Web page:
Treatment of chronic obstructive pulmonary disease (COPD) is currently multidisciplinary. Available options include the use of topical anticholinergic drugs, which is now a standard of cure for COPD, obviously along with prevention from environmental factors, chest physiotherapy and traditional respiratory treatment (oxygen, ventilation) when needed. Frequently presenting manifestations outcome is dramatic, appearing in a state of so far apparently normal life; in that case treatment must be complex and aggressive from the beginning, possibly with immediate referral for surgical intervention. Broad and standardized use of topical bronchodilators has modified the standard care for COPD. In particular, anticholinergic drugs, both available (ipratropium) or to come (tiotropium) proved simple to use, efficient and very well tolerated. Anticholinergic drugs have been reported superior to the widely tested beta-agonists. Surgical treatment is more complex. Single lung transplant, bilateral lung transplant and lung volume reduction (both as bullaectomy or as regional emphysema resection) are the available surgical options. Major failure risk arise from unaccurate patients selection, and this is true for lung resetion as well as for lung transplant, although indications to lung trasplant are less strict. Both lung volume reduction and lung transplant currently show encouraging and improving results, thank to advances in anestesia procedures and in post-surgical care protocols, not to mention the increasing experience of surgical Centers.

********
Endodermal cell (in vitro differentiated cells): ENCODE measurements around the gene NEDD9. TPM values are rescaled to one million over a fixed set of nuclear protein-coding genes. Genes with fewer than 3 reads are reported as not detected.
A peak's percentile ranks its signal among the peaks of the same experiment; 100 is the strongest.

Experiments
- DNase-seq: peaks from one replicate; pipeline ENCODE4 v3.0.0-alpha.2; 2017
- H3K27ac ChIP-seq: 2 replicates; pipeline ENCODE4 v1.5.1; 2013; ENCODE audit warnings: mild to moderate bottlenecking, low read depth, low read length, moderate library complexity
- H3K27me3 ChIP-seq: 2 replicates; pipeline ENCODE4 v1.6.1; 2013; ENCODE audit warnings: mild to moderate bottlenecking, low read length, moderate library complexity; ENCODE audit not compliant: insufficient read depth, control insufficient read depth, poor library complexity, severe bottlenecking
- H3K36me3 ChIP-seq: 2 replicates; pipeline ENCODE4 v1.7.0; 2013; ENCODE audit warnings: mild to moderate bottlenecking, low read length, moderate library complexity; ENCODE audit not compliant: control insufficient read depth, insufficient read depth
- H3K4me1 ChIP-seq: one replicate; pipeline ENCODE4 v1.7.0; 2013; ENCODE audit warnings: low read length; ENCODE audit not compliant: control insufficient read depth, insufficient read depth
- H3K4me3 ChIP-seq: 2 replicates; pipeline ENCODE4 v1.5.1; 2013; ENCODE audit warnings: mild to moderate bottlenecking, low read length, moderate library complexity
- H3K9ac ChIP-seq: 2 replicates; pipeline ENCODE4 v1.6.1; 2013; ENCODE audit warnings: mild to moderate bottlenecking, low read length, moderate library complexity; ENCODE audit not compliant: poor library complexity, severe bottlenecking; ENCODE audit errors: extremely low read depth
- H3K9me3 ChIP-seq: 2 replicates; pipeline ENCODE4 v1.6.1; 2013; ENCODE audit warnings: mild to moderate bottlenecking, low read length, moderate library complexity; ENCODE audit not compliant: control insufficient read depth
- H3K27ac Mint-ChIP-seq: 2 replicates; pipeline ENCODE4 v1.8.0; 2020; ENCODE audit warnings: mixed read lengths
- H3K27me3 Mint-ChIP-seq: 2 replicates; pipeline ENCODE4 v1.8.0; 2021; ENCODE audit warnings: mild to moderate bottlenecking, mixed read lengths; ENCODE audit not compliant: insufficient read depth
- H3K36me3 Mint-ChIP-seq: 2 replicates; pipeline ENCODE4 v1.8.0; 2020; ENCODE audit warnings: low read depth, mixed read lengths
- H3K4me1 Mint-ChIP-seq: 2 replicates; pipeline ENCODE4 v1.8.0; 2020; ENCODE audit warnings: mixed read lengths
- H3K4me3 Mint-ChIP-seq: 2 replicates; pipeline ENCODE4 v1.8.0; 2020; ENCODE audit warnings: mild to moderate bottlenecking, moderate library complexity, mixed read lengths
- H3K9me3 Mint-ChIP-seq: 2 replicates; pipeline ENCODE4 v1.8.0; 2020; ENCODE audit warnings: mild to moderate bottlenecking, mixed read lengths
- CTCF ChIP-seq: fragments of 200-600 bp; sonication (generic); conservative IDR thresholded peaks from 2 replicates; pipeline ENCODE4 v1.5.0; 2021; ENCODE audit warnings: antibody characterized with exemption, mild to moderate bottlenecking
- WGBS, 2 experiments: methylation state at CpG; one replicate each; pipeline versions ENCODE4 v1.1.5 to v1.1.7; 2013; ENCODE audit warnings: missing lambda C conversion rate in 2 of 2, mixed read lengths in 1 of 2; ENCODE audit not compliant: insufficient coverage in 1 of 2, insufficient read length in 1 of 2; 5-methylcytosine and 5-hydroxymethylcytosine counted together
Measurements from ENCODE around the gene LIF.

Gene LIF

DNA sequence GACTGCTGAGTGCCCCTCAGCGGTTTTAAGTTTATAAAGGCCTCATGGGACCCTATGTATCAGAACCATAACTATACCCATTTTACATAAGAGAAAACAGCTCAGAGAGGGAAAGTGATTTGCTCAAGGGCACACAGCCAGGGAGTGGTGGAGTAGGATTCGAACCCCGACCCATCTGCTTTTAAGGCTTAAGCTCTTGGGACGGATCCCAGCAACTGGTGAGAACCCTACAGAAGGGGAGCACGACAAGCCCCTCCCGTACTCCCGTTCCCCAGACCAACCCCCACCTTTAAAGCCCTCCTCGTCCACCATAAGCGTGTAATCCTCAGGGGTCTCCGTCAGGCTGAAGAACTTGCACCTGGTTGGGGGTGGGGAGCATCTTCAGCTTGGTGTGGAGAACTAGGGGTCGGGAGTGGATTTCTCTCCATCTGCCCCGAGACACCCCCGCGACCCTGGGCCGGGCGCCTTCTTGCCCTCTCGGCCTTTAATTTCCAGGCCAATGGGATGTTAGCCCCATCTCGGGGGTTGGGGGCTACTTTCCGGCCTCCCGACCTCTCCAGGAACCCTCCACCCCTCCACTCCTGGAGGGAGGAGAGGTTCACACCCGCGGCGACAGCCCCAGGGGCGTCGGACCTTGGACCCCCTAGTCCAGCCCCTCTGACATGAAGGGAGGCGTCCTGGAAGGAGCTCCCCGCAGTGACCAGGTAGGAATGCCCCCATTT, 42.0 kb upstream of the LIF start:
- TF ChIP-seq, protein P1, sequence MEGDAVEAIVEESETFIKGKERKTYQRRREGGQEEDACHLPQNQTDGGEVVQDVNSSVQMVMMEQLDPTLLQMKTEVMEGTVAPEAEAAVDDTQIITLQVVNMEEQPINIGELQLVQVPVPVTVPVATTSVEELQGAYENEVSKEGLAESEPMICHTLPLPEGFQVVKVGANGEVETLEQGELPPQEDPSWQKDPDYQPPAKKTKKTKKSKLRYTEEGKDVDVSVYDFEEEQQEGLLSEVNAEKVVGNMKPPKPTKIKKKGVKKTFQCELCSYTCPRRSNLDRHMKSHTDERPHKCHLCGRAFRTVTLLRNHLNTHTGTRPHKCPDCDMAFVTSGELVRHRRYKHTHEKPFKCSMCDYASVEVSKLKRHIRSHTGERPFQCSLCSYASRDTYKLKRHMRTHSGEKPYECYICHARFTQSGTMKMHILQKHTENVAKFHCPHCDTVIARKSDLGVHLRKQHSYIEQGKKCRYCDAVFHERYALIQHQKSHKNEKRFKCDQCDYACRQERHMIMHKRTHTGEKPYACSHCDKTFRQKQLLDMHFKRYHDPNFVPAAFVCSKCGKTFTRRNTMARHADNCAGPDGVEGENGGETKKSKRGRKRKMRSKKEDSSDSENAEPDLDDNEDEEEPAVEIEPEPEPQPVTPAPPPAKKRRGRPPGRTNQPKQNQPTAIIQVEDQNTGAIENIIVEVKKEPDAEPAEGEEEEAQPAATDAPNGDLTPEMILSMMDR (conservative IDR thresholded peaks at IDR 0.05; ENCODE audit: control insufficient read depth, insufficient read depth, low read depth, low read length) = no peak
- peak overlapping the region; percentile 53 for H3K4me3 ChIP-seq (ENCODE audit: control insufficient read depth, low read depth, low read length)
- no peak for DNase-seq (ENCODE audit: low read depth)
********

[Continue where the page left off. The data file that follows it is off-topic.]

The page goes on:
|Number of pages||7|
|Publication status||Published - 2001|
ASJC Scopus subject areas
- Pediatrics, Perinatology, and Child Health